The attack on General Brar was most timely coming just months after the #iPledgeOrange movement had galvanised tens of thousands of Sikhs across the World to ask more questions of what had happened in the place their parents and grandparents had called home. We cannot know what led these four individuals to be in Old Quebec Street that night, but we can surely ask how they came by the information that he was even in the country. Somebody somewhere leaked that information. Even if one wishes to believe the fairy tale that there are Sikh activists who gather travel information about General Brar and pass it on to others – shouldn’t that have resulted in a further conviction of conspiracy following a Police investigation to identify who those individuals are? I think it is much more likely that this entire series of events have been orchestrated by an intelligentsia which has not only successfully moved the public debate in Punjab away from everyday rights and freedoms into one of separatism and communalism, but has also looked to redress the briefest of slip-ups by General Brar when in 2010 he told then-BBC journalist Sonia Deol in her documentary ‘1984: A Sikh Story’ that he did not know if the invasion of Amritsar had been a price worth paying. It was the first and only time that Brar has expressed any sense of remorse or regret.

After my article last year, I was the subject of a damning report by The Hindu newspaper who printed a number of inaccuracies about my life and activities. I had now joined those whom I had prophetically talked about in my article:

“Opposition voices are no longer slowly being drowned out, rather they are erratically being routed through a multi-faceted campaign being played out primarily in the media.”

It is clear to me that we are being prevented from moving forward as a Panth to tackle the social problems around us here and in the Punjab. External agencies are not our biggest threat – it is those who are collaborating with them to destroy us from within. Sikhs are still being discouraged at every level from asking important questions and realising Truth. Our ‘leadership’ and fellow Sikhs who spit vitriol in every medium available from the Des Pardes to Facebook, all with the intention of ensuring chaos and confusion reigns supreme, have controlled us to the extent that once or maybe twice a year we rise up, make a noise and then slip away.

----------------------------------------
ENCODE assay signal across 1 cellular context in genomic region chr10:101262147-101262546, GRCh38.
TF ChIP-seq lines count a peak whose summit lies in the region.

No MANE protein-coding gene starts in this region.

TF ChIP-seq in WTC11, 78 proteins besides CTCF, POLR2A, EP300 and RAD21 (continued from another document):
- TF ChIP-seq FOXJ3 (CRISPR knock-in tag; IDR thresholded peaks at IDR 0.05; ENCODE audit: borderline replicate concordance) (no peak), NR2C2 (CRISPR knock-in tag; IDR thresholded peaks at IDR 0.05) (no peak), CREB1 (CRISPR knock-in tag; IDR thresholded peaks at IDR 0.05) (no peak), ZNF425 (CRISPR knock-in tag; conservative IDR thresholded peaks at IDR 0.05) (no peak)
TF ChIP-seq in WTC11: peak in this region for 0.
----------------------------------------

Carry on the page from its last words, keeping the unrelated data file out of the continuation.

What should we do then? Time and again I’m asked by readers and every time I say the same thing: educate yourself. If you consider yourself a Sikh, you are a unique individual in the history of mankind because your teacher in life Guru Nanak removed all restrictions between you and achieving enlightenment. You are the purveyor of your own destiny and no King, Pope or preacher is your conduit to recognising the Divine Design. Similarly in everyday life, you have no need to become a member of an organisation or a party to make things better. Moreover, you don’t even need to give your money or your obedience. If you choose to do those things that is exactly what it must be – a choice made of your own volition – but make no mistake, it is worthless without freeing your mind and giving your time to improve the lot of all mankind because your psyche demands it. Read, join a study circle, watch thought-provoking films, register on a course of study, learn-deliberate-act … these issues don’t take over your life, they fit into it amidst the more mundane and sheer joys that come with waking up and getting out of bed every day. The Panth will not move on until we become Sikhs in more than name, until we make learning, analysing, developing a part of our everyday life, and until we are able to see Truth and not the mirages that are placed before us.